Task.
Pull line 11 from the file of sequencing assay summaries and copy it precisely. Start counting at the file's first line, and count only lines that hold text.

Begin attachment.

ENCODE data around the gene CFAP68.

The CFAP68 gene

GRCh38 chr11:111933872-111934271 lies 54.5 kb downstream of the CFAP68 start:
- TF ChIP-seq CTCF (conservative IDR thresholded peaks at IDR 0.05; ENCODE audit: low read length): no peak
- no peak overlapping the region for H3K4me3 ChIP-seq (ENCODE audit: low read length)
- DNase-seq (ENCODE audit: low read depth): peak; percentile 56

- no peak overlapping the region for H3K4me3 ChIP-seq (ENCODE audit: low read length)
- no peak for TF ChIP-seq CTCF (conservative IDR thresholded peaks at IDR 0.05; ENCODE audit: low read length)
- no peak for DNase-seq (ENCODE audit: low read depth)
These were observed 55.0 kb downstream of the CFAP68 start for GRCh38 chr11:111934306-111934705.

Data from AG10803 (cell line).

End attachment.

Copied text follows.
Data from AG10803 (cell line).